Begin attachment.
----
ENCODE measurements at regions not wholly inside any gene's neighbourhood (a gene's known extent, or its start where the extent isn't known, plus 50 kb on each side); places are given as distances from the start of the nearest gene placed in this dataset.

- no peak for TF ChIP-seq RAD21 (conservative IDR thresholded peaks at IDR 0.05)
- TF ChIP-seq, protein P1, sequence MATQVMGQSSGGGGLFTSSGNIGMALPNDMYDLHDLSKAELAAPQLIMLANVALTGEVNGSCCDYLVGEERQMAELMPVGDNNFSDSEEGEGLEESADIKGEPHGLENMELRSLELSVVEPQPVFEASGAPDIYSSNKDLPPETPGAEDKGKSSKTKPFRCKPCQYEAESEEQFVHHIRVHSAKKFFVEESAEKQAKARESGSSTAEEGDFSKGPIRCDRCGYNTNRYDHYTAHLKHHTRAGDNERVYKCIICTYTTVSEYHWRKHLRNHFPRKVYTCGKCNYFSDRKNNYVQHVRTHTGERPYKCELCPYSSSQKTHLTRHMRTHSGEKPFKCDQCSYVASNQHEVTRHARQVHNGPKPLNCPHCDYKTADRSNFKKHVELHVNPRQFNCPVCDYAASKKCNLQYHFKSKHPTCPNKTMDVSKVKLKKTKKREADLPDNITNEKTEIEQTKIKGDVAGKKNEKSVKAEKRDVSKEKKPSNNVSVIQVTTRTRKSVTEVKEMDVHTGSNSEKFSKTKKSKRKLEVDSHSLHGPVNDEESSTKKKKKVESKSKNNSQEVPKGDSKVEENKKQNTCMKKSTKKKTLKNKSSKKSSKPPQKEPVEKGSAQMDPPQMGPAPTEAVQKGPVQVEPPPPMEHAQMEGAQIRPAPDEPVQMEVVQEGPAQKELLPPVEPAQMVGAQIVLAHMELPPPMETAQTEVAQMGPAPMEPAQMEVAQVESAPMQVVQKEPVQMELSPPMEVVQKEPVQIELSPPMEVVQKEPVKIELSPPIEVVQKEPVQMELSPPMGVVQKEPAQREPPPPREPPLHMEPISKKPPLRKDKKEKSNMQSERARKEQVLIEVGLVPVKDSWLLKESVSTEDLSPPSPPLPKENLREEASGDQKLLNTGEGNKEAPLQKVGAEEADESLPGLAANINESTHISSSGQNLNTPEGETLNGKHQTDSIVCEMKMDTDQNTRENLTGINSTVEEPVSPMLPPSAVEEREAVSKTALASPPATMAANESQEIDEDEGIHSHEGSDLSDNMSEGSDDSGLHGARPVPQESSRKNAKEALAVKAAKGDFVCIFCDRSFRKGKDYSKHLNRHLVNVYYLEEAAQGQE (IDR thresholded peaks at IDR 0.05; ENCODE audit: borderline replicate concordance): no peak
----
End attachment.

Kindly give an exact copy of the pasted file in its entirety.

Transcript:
ENCODE measurements at regions not wholly inside any gene's neighbourhood (a gene's known extent, or its start where the extent isn't known, plus 50 kb on each side); places are given as distances from the start of the nearest gene placed in this dataset.

- no peak for TF ChIP-seq RAD21 (conservative IDR thresholded peaks at IDR 0.05)
- TF ChIP-seq, protein P1, sequence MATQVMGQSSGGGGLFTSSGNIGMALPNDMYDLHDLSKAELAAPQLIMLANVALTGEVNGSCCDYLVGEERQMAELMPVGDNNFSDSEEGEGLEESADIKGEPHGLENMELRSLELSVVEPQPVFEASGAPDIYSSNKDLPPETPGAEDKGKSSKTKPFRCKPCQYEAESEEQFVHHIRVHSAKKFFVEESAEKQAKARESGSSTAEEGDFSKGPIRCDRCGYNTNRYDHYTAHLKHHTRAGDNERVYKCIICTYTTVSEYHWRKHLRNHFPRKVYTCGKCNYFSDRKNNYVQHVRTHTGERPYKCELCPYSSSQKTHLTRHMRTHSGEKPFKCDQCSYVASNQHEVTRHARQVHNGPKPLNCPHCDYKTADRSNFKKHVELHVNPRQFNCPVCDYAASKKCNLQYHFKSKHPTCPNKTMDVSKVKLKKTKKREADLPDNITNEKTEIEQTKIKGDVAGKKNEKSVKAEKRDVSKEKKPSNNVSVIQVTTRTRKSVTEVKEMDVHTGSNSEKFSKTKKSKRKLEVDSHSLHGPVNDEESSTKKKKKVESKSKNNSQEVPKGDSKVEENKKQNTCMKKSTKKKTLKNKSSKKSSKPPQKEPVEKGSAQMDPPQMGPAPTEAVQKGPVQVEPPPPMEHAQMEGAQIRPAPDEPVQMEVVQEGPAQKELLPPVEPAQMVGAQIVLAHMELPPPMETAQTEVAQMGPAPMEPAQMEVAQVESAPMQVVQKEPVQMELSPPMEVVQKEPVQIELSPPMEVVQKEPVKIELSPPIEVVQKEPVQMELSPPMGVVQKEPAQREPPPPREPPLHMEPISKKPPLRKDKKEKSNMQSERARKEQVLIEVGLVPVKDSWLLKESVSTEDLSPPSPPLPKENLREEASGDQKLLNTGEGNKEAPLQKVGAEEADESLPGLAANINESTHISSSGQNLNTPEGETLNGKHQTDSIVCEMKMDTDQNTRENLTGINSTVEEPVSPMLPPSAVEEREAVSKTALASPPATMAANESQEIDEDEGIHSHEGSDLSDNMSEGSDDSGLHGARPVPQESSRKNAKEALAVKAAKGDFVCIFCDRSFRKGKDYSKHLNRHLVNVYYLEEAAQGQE (IDR thresholded peaks at IDR 0.05; ENCODE audit: borderline replicate concordance): no peak